Crystalloids vs Colloids
Crystalloid and colloid solutions are largely used for medical purposes. So it is vital to know their differences so that doctors can decide when to use these solutions.
What is Crystalloids?
This is a substance that can be crystallized. These are aqueous solutions of salts, minerals or any other water soluble substances. Saline, which is an aqueous solution of sodium chloride, is a crystalloid. Since they contain small molecules, they can be passed through all the cell membranes and go into cells. When the solutions are injected to blood, they come out of the vascular system and distribute rapidly all over. They can be stored in room temperature and can contain electrolytes or non electrolytes. Because of these reasons, crystalloid solutions are useful in medicine. They are used as volume expanders, as a medium to supply deficient electrolytes to the body, etc. The advantages of crystalloid solutions are that they are inexpensive, easy to store, have a long life time, effective for use, low side effects, easy to prepare and readily available; also, a variety of formulations are available. However, excessive usage of crystalloid fluid for therapies can cause peripheral and pulmonary oedema.
What is Colloids?
Colloidal solution is seen as a homogeneous mixture, but it can be heterogeneous as well (e.g.: milk, fog). The particles in colloidal solutions are of intermediate size (larger than molecules) compared to particles in solutions and suspensions or crystalloids. But like the particles in solutions, they are invisible to the naked eye and cannot be filtered using a filter paper. The particles in a colloid are termed as dispersed material, and the dispersing medium is analogous to the solvent in a solution. According to the dispersed material and the medium, there are different types of colloids. For instance, if a gas is dispersed in a liquid medium, the resulted colloid is ‘foam’ (e.g.: whipped cream). If two liquids are combined, a colloid known as emulsion can be resulted (e.g.: milk). Blood is also considered as a colloid. The particles are distributed within the colloidal medium do not settle down if it is left still. Colloidal solutions are translucent or opaque. Sometimes particles in a colloid can be separated out by centrifugation or coagulation. For example, the proteins in milk are coagulated when supplied heat or added an acid. Most commonly used colloid solutions in medical science are hetastarch, dextran, plasma protein solutions, etc. Since they are remaining in the vascular system, colloids are much more effective to use for expanding the circulatory volume than crystalloids. However, excessive use of colloids can cause side effects such as peripheral and pulmonary oedema and cardiac failure.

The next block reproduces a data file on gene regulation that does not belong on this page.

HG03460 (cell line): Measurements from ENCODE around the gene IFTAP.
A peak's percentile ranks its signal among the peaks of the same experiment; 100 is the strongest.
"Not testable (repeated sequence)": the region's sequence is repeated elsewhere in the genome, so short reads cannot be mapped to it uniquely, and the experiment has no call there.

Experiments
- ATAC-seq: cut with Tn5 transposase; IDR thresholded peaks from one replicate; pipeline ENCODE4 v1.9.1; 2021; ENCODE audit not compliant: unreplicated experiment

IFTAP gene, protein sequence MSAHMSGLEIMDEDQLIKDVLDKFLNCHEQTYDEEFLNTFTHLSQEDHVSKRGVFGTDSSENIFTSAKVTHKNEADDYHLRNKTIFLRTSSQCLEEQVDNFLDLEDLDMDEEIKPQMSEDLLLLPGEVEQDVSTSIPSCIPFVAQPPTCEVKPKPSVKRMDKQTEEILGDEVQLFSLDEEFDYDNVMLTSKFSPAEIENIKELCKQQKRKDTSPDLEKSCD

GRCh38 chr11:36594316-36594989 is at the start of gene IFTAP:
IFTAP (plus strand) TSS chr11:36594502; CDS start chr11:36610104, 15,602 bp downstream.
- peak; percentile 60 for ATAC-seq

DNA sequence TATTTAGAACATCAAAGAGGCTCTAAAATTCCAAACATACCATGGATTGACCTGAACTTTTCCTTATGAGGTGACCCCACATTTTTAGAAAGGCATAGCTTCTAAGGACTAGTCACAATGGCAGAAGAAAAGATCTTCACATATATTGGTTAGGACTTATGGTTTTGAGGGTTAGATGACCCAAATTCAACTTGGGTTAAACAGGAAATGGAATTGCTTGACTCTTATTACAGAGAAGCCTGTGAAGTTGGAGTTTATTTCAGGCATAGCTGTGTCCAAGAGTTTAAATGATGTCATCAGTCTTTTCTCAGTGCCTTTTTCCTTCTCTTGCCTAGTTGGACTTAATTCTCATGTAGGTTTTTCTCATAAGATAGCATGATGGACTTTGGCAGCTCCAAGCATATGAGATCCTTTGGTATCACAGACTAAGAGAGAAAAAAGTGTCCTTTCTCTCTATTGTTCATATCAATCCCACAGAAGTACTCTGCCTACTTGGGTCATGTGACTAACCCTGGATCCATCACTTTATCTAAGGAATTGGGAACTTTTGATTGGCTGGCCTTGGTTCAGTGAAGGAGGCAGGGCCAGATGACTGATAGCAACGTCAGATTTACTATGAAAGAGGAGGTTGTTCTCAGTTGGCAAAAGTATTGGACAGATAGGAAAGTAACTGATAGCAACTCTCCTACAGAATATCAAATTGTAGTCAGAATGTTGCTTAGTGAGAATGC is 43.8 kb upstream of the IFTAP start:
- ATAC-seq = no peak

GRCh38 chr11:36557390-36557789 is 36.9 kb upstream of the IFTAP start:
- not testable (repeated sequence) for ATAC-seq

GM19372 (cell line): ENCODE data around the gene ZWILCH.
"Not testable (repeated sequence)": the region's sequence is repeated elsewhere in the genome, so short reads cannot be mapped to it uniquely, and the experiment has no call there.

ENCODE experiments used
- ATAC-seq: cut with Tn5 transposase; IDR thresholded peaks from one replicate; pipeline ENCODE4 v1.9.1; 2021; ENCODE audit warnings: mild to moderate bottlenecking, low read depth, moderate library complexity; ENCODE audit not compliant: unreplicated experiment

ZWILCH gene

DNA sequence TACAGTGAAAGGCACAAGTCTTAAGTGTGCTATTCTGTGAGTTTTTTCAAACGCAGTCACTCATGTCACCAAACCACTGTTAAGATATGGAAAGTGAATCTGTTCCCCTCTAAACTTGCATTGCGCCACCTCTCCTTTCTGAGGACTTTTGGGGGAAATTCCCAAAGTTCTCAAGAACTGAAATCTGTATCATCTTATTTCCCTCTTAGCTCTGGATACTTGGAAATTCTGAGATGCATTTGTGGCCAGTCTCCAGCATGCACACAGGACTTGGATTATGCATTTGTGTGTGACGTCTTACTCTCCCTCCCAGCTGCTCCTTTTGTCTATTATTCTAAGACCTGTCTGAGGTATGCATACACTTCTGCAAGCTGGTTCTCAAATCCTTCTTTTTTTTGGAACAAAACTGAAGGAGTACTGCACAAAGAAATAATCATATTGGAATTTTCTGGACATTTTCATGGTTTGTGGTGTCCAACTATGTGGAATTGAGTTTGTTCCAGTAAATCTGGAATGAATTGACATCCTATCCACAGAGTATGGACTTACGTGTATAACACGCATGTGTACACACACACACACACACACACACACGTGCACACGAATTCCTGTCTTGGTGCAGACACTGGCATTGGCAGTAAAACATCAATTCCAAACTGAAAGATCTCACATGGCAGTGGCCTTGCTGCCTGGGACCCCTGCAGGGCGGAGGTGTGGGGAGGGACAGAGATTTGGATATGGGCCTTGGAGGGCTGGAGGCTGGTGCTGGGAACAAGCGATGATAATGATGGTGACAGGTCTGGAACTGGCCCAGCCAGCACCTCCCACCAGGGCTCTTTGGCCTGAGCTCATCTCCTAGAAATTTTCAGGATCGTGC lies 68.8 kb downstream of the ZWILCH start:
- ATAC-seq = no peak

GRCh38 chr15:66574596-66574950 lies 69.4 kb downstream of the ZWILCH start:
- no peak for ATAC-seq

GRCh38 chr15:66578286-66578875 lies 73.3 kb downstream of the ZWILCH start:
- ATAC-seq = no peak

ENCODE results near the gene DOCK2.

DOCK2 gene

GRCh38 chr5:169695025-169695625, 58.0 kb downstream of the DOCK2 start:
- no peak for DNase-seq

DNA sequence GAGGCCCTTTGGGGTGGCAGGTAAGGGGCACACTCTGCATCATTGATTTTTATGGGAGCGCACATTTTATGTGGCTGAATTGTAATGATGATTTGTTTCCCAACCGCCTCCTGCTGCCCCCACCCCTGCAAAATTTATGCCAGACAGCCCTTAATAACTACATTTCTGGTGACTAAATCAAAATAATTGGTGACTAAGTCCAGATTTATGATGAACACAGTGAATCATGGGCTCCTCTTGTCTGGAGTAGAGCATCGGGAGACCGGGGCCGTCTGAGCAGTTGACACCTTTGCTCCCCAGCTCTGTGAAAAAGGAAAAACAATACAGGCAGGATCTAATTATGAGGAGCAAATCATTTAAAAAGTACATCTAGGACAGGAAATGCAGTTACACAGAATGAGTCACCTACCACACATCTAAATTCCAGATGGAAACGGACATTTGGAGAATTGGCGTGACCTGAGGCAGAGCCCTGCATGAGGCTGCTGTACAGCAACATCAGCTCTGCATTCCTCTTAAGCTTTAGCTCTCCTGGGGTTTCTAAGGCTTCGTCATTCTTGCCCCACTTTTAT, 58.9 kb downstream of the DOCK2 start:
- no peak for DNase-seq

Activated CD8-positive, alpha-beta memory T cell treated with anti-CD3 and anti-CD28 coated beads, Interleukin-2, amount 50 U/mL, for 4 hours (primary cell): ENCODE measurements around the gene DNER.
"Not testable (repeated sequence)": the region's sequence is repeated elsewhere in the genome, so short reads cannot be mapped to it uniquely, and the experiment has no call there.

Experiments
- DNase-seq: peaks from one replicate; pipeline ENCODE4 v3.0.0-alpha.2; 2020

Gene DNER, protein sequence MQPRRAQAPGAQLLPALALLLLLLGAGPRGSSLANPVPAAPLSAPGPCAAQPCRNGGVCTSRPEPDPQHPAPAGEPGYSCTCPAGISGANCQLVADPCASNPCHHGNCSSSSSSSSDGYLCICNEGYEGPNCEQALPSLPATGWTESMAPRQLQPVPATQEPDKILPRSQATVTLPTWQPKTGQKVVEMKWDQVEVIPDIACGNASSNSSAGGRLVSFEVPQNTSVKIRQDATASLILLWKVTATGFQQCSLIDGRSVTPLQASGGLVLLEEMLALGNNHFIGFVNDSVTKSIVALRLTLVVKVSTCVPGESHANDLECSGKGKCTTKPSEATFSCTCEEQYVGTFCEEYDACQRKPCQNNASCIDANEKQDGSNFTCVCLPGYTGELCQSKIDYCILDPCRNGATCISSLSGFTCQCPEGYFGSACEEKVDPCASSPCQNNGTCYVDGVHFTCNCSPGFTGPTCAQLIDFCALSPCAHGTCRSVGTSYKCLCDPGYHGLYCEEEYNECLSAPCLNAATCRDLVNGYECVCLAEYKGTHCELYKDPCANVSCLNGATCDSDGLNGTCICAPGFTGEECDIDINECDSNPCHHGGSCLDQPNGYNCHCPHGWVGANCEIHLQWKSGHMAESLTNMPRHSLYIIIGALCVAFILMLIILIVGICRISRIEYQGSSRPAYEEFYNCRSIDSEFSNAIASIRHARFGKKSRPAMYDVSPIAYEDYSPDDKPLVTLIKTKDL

What is the difference between Crystalloid and Colloid?
• Colloids contain much larger molecules than crystalloids do.
• Crystalloid solutions can be stored in room temperature, but colloidal solutions cannot be stored in room temperature. They need to be stored in the refrigerator, and there is a limited time period for it too.
• The crystalloid solutions can escape the vascular system and distribute throughout the body, but colloids can’t. They are restricted to the vascular system.
• Crystalloids are much cheaper than colloids, and they are readily available.